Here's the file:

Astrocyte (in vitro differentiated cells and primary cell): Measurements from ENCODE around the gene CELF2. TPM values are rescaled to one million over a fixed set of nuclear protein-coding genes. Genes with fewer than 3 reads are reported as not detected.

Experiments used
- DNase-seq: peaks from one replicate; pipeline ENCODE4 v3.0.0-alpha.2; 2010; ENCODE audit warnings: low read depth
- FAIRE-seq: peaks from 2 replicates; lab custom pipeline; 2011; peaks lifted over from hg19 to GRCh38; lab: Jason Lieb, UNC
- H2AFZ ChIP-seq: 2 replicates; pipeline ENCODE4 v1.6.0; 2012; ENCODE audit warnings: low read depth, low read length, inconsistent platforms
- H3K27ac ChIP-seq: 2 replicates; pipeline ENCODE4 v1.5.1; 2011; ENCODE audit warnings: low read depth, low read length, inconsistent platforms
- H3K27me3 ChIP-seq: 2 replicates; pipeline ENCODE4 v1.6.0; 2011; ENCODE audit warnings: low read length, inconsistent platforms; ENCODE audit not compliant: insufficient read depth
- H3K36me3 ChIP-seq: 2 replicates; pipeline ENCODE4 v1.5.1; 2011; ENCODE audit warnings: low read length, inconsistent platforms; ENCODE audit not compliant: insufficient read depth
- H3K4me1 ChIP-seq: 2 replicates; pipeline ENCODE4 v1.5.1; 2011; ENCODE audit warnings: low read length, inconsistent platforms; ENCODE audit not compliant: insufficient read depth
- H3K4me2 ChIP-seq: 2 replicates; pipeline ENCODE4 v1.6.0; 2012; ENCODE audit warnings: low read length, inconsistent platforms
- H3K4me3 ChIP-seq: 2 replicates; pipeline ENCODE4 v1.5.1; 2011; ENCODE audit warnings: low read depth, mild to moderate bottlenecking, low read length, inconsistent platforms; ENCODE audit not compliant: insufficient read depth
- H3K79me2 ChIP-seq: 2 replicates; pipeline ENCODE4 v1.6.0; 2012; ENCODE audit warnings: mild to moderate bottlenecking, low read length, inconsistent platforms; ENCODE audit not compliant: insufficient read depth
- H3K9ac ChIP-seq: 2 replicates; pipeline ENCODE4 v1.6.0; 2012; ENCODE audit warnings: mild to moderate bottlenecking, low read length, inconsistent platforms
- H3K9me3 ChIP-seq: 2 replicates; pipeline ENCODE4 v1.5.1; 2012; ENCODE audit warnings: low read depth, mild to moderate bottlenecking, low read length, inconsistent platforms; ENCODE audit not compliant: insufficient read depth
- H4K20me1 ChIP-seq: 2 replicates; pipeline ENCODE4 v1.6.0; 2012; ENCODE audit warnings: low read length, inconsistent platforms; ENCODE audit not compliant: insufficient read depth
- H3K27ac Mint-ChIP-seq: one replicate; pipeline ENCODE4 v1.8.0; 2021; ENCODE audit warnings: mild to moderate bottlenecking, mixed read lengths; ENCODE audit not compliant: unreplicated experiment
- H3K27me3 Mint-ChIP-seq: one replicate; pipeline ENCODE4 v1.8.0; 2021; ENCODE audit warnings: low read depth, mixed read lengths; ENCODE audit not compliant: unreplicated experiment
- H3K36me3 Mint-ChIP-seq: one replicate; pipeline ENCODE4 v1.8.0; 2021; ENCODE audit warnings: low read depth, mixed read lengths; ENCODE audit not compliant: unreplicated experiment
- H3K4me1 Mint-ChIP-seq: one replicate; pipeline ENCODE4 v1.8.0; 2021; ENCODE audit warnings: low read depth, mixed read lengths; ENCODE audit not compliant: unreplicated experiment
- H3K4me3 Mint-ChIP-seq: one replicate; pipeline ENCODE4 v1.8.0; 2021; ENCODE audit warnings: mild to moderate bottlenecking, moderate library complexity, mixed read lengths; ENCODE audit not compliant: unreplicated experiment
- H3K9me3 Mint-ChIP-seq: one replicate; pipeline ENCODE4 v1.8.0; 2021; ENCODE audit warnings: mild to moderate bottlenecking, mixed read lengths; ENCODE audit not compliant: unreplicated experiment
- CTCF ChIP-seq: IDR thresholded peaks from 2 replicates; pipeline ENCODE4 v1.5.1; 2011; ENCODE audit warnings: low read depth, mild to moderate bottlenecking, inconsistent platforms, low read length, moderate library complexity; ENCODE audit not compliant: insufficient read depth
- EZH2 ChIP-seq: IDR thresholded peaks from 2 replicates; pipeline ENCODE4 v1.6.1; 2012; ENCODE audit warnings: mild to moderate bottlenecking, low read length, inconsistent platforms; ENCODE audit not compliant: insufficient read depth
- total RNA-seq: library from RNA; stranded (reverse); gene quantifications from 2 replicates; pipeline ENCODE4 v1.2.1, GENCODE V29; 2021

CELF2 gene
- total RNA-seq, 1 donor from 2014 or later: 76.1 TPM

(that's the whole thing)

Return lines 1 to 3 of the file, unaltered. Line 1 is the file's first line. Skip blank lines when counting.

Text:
Astrocyte (in vitro differentiated cells and primary cell): Measurements from ENCODE around the gene CELF2. TPM values are rescaled to one million over a fixed set of nuclear protein-coding genes. Genes with fewer than 3 reads are reported as not detected.

Experiments used
- DNase-seq: peaks from one replicate; pipeline ENCODE4 v3.0.0-alpha.2; 2010; ENCODE audit warnings: low read depth